There are several background events to the Black History Month celebration. However, it was not until February 2008 when Senator Donald Oliver, the first Black man appointed to the Canadian Senate, introduced the Motion to Recognize Contributions of Black Canadians and February as Black History Month that it became a nation-wide celebration. Although Black History Month is celebrated in February, it is important to honour the contributions of Black Canadians and Black communities throughout the year.



Celebrating Black History Month is another step forward towards advancing equity, diversity and Black inclusion at the University of Lethbridge. On November 18, 2021, ULethbridge joined more than 40 universities and colleges from across Canada in signing the Scarborough Charter, a commitment to eliminating anti-Black racism and advancing Black inclusion in Canadian higher education.

“The Scarborough Charter represents one of the ongoing commitments and a call to action from Canadian higher education institutions to do the hard work ahead to repair and reconcile their role in historically excluding marginalized groups,” said Dr. Mike Mahon, president and vice-chancellor. “By signing the Charter, the University is committed to doing our ethical part in addressing these social injustices and to creating safe, inclusive spaces for all.”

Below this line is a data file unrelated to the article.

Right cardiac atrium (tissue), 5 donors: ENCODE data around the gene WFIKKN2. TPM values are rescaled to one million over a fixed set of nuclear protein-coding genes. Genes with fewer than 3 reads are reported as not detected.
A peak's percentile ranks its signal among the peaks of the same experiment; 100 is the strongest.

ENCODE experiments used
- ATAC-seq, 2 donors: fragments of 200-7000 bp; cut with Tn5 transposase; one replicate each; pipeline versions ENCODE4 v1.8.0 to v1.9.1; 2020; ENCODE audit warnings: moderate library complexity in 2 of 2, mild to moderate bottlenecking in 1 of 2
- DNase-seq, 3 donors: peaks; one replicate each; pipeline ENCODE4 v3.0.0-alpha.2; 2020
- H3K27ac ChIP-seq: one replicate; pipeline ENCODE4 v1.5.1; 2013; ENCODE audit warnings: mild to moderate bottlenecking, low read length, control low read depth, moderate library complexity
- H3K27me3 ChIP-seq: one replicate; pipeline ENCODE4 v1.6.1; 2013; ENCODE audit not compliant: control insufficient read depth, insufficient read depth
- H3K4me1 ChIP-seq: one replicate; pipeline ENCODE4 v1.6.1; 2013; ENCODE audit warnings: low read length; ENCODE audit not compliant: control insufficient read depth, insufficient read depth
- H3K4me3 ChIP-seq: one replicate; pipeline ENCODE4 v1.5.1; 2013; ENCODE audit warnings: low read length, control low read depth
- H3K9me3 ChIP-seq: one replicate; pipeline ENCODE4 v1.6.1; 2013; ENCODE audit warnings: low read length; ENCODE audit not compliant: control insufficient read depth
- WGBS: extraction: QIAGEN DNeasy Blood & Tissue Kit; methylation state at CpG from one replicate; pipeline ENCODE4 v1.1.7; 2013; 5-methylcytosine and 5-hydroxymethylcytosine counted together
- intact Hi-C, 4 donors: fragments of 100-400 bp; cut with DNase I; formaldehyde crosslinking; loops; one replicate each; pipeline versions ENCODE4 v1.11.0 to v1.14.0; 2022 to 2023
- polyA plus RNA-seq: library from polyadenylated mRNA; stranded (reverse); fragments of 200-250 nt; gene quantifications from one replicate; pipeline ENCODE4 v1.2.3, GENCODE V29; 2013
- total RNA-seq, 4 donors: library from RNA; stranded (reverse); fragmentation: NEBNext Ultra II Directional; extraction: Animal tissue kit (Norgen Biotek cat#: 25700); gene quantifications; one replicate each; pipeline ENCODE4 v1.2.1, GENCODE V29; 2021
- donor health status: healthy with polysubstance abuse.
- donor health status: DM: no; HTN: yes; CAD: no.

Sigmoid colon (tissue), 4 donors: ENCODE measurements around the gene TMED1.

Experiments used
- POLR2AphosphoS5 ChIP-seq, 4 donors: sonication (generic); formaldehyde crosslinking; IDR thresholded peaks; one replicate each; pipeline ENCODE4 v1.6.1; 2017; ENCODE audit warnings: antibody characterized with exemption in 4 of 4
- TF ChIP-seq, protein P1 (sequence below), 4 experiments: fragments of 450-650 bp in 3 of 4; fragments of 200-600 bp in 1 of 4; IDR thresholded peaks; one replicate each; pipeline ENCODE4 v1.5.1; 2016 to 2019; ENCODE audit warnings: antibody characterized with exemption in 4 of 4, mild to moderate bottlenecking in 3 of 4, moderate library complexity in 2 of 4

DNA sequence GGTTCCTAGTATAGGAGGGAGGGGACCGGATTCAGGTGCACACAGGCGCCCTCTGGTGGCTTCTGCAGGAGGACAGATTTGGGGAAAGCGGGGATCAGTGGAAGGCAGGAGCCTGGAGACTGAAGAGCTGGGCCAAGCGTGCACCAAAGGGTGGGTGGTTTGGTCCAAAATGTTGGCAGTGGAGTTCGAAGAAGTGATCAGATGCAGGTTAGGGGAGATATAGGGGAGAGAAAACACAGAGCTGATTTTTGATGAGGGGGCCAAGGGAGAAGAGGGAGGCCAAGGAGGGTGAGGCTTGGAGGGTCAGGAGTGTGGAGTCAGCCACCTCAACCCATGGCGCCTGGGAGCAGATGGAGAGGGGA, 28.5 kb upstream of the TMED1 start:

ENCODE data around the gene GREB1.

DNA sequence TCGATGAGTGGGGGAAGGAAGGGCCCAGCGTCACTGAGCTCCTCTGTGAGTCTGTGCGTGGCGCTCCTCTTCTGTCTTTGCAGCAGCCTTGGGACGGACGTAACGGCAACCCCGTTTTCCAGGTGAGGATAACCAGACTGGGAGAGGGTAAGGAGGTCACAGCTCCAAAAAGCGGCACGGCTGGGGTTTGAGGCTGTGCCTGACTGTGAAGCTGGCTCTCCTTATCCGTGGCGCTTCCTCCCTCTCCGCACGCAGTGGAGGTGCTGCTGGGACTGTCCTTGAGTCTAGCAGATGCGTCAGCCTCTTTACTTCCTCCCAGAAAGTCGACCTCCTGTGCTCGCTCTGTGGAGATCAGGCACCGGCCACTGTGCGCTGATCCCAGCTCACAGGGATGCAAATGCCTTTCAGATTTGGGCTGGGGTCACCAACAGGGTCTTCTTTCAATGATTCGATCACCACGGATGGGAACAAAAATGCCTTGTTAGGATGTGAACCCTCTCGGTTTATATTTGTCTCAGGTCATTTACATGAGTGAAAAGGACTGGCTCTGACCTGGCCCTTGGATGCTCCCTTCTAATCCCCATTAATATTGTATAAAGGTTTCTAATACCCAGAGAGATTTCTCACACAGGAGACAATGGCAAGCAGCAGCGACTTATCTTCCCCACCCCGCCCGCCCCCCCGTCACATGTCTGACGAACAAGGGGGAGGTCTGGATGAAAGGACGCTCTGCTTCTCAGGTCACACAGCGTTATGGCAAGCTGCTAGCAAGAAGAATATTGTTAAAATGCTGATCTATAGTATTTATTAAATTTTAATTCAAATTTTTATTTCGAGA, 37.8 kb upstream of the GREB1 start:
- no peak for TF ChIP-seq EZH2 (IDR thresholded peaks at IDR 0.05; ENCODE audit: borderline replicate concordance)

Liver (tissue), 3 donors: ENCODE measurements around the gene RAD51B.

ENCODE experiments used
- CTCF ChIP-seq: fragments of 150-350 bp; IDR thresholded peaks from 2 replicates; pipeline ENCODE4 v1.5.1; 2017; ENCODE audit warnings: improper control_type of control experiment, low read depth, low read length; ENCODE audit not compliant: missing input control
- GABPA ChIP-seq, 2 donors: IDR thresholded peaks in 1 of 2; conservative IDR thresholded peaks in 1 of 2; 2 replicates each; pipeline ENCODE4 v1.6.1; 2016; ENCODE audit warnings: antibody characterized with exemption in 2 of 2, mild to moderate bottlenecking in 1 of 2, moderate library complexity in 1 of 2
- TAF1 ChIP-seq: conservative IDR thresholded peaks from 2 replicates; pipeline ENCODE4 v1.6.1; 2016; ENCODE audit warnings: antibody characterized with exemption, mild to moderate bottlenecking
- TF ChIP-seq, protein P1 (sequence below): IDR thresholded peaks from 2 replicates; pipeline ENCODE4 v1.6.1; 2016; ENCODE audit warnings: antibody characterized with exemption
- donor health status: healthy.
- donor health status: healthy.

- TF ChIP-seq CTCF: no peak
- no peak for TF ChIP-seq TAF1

Black History Month is about taking the time to not only honour and celebrate but to acknowledge, to remember, to listen and to create brave spaces for the voices of Black students, staff, faculty, alumni and community members to be heard. The events of 2020 were an important catalyst propelling anti-blackness into the social discourse. We cannot stop the conversations – they must continue.